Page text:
This article examines the latest Supreme Court decision in the context of those that came before it and concludes that maybe the admission of extrinsic evidence is not as hard to achieve as might have been thought after the High Court considered Codelfa in Jireh in late 2011.

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    Author: Stefan Sudweeks

  • 29 May 2013

    Challenging a Will

    There are two principal ways in which a person might challenge a Will: firstly, on the basis that the Will itself is invalid, and secondly on the basis that the Will does not make proper and adequate provision for a person who has standing to apply for increased provision from an estate under section 7 of the Family Provision Act 1972 (WA).

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  • 24 May 2013

    Proportionate Liability: paying a fair share

    The first High Court decision on proportionate liability endorses a wider interpretation of the proportionate liability provisions than previously adopted.

    In this case, the High Court considered whether independent causes of action (fraud and negligence) were apportionable claims. The High Court held that the different causes of action were founded on the same harm to economic loss and were apportionable.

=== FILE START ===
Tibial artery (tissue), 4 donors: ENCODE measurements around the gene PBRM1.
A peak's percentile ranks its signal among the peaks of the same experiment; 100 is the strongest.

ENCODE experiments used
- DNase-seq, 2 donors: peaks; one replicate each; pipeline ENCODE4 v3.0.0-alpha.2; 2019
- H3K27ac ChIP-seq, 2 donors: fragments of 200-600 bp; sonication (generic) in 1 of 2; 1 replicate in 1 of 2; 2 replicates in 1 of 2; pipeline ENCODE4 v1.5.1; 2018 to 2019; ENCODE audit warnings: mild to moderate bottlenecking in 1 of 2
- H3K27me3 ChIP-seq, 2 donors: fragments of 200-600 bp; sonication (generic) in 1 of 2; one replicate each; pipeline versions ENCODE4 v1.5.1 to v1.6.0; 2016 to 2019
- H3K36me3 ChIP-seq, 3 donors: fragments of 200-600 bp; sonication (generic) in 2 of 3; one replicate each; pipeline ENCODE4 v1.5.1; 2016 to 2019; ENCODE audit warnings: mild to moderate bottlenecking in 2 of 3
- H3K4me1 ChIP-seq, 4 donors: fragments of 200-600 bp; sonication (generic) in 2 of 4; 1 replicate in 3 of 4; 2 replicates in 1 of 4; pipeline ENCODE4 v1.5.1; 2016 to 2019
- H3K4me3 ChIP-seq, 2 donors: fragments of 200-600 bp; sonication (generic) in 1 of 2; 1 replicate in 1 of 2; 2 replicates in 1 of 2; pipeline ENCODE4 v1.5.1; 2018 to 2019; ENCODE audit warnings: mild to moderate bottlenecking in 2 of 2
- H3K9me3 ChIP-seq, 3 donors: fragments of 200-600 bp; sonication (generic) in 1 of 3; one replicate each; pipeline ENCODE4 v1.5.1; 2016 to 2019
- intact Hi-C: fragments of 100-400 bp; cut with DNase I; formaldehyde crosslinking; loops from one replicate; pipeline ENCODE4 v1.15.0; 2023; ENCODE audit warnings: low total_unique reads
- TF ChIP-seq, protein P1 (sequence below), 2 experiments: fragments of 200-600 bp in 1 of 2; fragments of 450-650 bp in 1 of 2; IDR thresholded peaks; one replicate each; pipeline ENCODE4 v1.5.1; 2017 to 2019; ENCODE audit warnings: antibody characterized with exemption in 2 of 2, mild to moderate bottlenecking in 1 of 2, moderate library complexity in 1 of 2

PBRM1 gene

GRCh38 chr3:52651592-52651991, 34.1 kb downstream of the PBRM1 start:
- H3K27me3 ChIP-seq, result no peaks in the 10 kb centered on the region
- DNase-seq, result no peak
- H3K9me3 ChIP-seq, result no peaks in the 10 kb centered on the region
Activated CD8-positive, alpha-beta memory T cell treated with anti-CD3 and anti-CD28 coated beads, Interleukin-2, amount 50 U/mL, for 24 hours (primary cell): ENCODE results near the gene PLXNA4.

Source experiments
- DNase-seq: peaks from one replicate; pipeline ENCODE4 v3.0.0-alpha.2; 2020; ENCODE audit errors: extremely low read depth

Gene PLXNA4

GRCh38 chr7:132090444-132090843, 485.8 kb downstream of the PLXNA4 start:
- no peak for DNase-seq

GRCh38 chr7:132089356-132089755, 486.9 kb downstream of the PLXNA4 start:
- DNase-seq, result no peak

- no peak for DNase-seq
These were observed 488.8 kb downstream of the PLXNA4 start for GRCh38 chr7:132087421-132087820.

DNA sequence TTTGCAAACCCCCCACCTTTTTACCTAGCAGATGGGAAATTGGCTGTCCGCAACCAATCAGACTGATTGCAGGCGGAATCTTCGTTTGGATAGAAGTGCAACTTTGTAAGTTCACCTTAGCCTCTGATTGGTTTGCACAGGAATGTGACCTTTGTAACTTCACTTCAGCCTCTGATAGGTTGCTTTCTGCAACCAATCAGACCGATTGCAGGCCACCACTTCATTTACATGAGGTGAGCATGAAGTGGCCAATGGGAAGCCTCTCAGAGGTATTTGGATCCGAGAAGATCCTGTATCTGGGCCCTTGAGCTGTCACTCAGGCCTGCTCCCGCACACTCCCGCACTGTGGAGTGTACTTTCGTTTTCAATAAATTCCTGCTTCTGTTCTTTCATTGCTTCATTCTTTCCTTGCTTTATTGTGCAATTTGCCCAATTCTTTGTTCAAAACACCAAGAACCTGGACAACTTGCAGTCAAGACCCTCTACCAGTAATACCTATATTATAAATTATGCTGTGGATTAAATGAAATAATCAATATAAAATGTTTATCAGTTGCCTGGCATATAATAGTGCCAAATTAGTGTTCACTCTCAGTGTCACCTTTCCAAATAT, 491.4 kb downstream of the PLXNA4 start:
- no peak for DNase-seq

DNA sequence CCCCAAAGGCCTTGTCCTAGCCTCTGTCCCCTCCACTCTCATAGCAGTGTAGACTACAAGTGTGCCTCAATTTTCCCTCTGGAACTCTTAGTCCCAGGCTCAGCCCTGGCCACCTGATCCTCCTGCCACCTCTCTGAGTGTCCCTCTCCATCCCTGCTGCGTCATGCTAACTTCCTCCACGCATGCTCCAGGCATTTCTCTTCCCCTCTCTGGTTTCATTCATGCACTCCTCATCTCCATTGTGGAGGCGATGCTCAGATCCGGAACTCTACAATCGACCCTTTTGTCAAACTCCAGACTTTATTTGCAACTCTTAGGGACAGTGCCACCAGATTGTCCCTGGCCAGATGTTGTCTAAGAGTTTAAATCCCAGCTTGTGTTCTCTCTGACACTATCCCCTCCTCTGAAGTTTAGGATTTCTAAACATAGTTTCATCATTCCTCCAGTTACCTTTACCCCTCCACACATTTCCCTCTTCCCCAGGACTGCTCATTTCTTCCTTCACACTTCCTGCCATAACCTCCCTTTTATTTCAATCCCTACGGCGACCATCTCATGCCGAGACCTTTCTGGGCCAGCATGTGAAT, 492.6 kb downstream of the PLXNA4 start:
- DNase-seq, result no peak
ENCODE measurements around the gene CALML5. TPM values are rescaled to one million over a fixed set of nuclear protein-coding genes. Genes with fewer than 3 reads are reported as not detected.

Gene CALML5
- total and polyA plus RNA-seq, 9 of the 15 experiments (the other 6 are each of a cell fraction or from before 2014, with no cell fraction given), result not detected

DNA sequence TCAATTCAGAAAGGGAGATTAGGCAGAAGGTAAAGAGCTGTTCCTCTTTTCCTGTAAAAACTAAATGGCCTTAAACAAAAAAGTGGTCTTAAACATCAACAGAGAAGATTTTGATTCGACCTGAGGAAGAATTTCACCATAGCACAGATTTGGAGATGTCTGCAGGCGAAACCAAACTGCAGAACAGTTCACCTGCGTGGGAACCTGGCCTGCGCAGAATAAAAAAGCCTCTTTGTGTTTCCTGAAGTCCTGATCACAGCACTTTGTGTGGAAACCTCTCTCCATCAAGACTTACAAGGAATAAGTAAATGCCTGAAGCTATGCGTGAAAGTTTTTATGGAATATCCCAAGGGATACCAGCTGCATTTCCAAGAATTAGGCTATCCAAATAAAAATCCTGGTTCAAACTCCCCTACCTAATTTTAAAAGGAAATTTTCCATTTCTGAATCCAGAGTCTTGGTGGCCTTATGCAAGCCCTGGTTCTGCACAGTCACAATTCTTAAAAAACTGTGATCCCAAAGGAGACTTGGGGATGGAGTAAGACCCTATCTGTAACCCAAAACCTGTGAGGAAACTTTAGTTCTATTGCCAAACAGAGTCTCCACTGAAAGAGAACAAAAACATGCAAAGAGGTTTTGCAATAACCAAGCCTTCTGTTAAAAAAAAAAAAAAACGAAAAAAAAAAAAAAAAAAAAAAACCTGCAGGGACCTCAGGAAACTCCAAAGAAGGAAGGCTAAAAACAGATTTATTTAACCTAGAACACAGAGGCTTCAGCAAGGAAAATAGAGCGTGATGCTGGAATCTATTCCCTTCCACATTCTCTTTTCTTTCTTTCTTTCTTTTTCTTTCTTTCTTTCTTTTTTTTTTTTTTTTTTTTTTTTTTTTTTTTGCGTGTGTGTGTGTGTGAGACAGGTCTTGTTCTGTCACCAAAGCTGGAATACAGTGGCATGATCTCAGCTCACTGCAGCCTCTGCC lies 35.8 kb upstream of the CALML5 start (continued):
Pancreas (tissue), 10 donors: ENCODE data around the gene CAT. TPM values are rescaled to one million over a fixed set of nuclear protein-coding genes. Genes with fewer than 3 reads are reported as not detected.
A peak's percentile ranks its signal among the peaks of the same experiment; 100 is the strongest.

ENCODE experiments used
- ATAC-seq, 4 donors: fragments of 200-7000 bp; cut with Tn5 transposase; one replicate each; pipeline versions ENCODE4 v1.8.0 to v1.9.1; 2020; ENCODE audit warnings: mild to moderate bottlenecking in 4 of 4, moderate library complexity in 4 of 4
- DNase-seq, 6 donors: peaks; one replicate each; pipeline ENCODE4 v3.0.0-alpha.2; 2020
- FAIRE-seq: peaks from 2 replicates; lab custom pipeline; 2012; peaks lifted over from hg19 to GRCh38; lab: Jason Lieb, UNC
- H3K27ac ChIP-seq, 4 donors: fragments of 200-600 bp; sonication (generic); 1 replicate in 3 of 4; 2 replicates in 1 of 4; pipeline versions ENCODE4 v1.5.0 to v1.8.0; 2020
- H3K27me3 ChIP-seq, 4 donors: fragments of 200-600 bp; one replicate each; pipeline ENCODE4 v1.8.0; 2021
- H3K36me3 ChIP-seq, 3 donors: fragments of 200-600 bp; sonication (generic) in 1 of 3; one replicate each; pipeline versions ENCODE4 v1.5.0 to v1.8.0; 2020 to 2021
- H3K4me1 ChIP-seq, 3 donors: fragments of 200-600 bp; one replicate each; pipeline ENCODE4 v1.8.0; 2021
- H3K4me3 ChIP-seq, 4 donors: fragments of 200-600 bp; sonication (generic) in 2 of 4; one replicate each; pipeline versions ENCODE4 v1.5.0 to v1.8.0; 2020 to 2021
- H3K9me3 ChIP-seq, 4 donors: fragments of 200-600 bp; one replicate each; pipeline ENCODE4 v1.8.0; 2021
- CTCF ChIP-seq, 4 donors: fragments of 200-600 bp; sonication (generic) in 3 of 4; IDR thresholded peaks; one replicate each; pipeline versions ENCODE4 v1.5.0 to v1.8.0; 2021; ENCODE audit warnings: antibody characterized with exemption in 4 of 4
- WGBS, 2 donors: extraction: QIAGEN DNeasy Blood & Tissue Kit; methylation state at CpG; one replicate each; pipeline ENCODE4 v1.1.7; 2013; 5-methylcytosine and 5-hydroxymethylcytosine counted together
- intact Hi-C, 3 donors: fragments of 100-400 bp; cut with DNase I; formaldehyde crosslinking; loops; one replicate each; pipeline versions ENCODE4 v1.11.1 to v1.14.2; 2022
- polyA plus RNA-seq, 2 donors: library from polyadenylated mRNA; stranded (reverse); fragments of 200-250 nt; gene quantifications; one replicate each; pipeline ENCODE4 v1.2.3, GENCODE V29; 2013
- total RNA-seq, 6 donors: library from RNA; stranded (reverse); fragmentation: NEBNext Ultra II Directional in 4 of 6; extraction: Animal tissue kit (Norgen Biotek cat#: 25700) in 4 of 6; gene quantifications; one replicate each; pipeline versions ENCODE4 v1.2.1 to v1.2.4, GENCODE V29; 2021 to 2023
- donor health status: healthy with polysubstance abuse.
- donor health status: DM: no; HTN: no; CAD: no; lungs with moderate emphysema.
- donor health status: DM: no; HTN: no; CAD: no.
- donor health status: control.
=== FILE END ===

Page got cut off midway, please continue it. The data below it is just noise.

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  • 17 May 2013

    Changes to rules regarding individual flexibility agreements

    In the recent decision Modern Awards Review 2012 — Award Flexibility [2013] FWCFB 2170 (15 April 2013) (Award Flexibility Decision), the Full Bench of the Fair Work Commission (FWC) decided to alter the model flexibility clause contained in all modern awards. The model flexibility clause allows an employer and an individual employee to enter into an individual flexibility agreement (IFA).

    The proposed changes, which have not yet taken effect, will have a number of practical implications for all employers who have previously, or who may in the future, enter into an IFA with an employee. In particular, employers and employees will not be able to enter into an IFA until the employee has commenced employment, and the notice period to terminate an IFA will be 13 weeks.